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A Comprehensive Investigation On Industry Sponsored Design Projects' Effectiveness At The First Year Level: Phase I

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2005 Annual Conference


Portland, Oregon

Publication Date

June 12, 2005

Start Date

June 12, 2005

End Date

June 15, 2005



Conference Session

Understanding Engineering Design

Page Count


Page Numbers

10.25.1 - 10.25.14



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Paper Authors

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Gul Okudan Kremer

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Madara Ogot

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NOTE: The first page of text has been automatically extracted and included below in lieu of an abstract

A Comprehensive Investigation on Industry-Sponsored Design Projects’ Effectiveness at the First-Year Level: Phase I

1 Gül E. Okudan, 2Susan Mohammed, 1,3Madara Ogot and 1Xinli Wu 1 School of Engineering Design and Professional Programs / 2 Department of Psychology /3Department of Mechanical and Nuclear Engineering The Pennsylvania State University, University Park, PA

Abstract This paper presents the preliminary work for developing guidelines to ensure that the industry sponsored projects in first-year courses aid, not hamper retention of students. Specifically, the overall research includes the following steps: (1) investigating the appropriateness of industry projects in a required introduction to engineering design course (~1,000 students/year), (2) assessing the impact of industry- sponsored projects on first-year students’ learning and retention, and (3) promoting an awareness of issues involved in successfully introducing industry projects at the first year. It is expected that the outcomes of this work will result in guidelines widely applicable by other institutions looking into or currently using industry projects at the first year, thereby addressing the recognized national need of increasing retention rates, especially amongst women and minorities.

This paper covers a review of potential factors affecting industry-sponsored projects’ appropriateness at the first year, and related preliminary data.

1.0 Introduction The current criteria for ABET accreditation1 state that “engineering programs must demonstrate that their graduates have: …an ability to design a system, component, or process to meet desired needs,” and “an ability to function in multi-disciplinary teams….” Because engineering design in industry is a team activity, the integration of design into engineering curricula is generally done through the use of design teams. In many cases, this integration also uses industry-sponsored design projects.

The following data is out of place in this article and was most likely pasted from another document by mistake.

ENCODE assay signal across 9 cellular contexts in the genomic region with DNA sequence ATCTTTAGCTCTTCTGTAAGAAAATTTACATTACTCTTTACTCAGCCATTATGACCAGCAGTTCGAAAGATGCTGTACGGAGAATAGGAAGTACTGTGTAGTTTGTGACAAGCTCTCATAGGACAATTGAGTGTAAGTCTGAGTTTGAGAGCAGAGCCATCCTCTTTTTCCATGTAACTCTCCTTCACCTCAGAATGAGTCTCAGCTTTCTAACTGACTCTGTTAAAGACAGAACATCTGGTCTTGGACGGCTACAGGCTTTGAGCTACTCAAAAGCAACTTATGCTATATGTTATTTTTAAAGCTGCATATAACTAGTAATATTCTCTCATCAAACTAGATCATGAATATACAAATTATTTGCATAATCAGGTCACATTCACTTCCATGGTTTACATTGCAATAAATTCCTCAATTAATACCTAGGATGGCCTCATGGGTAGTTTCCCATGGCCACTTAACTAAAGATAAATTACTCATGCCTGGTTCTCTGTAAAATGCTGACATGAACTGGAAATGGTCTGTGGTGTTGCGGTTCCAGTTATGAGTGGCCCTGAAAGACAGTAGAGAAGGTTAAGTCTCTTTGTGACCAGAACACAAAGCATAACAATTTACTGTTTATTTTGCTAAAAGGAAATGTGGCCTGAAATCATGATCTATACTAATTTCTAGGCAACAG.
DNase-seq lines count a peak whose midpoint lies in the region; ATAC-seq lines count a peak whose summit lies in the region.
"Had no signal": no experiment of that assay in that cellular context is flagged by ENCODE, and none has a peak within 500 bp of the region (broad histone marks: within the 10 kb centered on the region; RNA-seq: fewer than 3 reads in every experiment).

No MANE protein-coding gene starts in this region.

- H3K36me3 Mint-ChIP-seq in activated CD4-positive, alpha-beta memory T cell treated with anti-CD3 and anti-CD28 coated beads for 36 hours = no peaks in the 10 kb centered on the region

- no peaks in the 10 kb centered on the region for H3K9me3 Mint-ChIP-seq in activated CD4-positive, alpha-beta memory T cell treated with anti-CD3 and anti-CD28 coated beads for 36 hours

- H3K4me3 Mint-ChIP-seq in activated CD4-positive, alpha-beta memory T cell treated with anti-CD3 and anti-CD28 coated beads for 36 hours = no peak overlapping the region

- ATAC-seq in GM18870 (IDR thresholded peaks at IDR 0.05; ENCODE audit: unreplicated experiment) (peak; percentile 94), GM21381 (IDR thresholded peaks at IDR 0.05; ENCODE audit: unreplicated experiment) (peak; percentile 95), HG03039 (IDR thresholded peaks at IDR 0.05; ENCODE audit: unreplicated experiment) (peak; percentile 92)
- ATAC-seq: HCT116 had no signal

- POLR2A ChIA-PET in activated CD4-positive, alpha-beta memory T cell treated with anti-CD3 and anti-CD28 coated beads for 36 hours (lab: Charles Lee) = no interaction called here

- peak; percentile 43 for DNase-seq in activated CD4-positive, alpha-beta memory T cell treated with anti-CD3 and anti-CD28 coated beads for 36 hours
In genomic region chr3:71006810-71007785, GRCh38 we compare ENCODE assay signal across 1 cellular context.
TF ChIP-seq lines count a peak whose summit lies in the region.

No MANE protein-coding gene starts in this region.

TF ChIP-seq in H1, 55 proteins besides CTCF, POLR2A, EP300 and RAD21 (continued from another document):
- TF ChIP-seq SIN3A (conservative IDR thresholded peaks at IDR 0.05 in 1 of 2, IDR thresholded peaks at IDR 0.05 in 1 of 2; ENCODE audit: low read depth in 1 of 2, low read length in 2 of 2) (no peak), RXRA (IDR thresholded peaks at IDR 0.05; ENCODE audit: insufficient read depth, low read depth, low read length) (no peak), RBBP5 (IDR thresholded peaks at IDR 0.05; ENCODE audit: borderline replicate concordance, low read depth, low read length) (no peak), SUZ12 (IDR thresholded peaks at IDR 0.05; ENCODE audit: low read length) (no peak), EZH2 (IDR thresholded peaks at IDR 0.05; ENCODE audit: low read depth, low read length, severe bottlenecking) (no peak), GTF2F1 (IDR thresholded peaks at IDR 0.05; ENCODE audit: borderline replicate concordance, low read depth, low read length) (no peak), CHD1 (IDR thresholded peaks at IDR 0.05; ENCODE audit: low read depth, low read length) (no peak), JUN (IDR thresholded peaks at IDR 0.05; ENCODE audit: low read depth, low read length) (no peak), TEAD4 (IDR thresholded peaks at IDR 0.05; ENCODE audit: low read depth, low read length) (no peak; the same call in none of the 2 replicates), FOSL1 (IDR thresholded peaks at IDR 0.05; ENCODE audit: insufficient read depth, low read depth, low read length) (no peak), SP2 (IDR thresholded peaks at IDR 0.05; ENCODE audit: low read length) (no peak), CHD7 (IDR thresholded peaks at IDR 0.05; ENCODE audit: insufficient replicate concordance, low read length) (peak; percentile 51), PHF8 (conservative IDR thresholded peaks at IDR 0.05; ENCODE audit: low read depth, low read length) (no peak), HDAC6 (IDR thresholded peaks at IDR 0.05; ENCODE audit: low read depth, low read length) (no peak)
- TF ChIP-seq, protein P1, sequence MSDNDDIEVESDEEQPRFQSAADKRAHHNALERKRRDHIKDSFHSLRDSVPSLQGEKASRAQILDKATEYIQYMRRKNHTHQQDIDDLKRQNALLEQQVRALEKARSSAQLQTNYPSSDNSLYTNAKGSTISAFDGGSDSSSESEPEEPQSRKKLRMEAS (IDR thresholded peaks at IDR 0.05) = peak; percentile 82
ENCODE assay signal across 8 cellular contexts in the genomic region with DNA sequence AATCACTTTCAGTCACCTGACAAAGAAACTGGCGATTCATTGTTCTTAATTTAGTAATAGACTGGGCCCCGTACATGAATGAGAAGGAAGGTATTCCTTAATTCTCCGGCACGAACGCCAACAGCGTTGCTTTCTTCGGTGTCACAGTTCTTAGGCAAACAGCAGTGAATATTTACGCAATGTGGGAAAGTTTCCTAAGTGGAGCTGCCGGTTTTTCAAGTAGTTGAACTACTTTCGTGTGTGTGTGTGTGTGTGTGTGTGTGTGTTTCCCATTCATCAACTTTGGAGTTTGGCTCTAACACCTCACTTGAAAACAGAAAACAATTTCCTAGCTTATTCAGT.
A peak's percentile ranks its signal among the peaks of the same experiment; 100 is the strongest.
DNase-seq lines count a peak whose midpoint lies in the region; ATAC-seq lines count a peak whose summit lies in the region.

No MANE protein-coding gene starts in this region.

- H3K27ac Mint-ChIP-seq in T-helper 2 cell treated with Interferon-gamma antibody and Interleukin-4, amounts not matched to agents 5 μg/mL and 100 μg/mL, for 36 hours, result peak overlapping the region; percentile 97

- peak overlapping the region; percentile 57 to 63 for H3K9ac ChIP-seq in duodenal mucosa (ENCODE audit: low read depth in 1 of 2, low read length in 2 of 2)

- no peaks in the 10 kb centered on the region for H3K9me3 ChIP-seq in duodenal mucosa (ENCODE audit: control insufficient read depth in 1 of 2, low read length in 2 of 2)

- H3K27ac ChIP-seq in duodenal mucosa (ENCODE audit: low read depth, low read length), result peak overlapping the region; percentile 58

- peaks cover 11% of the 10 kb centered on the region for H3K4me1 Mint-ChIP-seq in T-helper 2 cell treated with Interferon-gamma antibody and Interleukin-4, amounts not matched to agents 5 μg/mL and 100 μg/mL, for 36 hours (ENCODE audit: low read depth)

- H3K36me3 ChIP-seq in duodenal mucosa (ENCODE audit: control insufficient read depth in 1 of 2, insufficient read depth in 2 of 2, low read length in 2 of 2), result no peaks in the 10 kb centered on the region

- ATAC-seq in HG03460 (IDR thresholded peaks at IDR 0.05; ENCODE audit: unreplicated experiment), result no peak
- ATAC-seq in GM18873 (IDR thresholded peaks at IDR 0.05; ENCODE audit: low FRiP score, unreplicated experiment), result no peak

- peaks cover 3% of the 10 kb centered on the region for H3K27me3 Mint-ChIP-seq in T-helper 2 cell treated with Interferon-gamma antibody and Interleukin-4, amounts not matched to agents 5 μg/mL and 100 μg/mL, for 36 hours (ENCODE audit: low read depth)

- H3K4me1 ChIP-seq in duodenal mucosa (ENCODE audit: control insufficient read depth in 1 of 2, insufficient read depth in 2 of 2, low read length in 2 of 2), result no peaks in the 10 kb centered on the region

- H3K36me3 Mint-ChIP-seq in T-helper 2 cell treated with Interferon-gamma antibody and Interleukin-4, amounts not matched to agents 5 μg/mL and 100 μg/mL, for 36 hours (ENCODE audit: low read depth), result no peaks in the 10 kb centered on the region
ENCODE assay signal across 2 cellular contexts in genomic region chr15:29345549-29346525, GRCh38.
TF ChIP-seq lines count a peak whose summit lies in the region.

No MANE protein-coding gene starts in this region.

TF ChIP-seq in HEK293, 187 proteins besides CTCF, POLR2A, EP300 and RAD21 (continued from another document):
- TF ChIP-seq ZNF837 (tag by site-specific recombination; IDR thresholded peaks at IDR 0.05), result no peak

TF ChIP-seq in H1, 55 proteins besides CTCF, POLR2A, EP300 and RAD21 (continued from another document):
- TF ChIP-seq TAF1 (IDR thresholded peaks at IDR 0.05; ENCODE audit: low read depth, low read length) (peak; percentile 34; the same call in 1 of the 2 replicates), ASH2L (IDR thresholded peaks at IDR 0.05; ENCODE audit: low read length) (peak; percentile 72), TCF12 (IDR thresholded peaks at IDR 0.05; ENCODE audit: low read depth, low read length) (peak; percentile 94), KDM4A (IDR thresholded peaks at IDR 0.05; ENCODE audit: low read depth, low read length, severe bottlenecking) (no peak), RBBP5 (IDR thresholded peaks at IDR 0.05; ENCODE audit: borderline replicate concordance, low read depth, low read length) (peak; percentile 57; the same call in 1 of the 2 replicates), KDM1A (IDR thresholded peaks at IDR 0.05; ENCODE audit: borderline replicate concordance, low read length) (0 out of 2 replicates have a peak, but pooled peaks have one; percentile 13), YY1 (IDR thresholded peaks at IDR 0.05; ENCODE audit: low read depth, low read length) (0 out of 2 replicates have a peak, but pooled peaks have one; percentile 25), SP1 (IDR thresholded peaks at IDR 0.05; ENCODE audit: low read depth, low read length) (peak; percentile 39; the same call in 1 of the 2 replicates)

Most of the industry-sponsored design project applications are at the capstone design level, and many examples of these are documented in the literature 2-9. Capstone design courses are used to ease the transition from the education environment to industry by providing design problems originating from industry, and a setting for graduating engineers to work in design teams. Industry-sponsored projects not only provide a link between practicing engineers and graduating students, but also give students a deeper understanding for how they will use their discipline specific knowledge and skills in industry. Thus, although a few concerns are raised 11-12, there is overwhelming evidence for the success of capstone design courses that employ industry-sponsored design projects 2-10.

Proceedings of the 2005 American Society for Engineering Education Annual Conference & Exposition Copyright ©2005, American Society for Engineering Education

Okudan Kremer, G., & Ogot, M. (2005, June), A Comprehensive Investigation On Industry Sponsored Design Projects' Effectiveness At The First Year Level: Phase I Paper presented at 2005 Annual Conference, Portland, Oregon. 10.18260/1-2--14538

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